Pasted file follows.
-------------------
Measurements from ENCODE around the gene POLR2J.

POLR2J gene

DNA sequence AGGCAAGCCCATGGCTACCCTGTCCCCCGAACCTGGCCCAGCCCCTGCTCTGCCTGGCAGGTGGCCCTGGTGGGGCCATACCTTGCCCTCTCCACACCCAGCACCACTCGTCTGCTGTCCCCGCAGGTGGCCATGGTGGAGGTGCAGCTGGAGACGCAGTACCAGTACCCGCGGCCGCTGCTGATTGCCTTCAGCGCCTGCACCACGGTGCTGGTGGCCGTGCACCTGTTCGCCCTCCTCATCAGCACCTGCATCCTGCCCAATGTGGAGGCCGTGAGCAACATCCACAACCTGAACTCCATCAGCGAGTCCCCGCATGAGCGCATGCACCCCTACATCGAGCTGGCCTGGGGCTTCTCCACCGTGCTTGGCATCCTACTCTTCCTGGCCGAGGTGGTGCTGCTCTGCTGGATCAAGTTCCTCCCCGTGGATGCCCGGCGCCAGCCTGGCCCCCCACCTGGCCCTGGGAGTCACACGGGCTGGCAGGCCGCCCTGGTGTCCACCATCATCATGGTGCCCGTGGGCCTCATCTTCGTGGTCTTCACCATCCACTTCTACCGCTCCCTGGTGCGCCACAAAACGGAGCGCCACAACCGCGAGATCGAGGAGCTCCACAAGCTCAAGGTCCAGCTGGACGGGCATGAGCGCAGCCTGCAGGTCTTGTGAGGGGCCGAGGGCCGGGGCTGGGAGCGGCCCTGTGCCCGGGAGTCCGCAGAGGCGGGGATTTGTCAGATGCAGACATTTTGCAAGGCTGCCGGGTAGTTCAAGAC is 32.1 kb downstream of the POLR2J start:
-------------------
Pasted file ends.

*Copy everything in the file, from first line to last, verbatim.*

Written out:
Measurements from ENCODE around the gene POLR2J.

POLR2J gene

DNA sequence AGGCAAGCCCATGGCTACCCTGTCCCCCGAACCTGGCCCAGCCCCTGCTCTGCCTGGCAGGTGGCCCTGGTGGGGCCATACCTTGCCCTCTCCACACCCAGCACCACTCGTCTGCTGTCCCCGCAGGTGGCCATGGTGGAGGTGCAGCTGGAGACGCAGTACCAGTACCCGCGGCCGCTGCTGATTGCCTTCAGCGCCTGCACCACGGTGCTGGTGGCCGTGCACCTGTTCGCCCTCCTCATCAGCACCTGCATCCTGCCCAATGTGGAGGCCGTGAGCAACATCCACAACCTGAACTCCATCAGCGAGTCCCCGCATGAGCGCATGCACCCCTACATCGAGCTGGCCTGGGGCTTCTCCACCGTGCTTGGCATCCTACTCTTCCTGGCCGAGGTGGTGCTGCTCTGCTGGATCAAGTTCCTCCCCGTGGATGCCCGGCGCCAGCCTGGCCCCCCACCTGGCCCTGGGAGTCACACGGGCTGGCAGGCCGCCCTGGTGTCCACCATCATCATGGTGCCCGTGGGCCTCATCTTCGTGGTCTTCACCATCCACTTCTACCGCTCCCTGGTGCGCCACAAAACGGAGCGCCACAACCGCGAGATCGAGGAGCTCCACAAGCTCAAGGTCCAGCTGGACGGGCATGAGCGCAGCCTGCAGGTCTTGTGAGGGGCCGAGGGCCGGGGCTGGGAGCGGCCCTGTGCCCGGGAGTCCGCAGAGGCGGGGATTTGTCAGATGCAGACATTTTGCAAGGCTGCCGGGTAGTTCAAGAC is 32.1 kb downstream of the POLR2J start: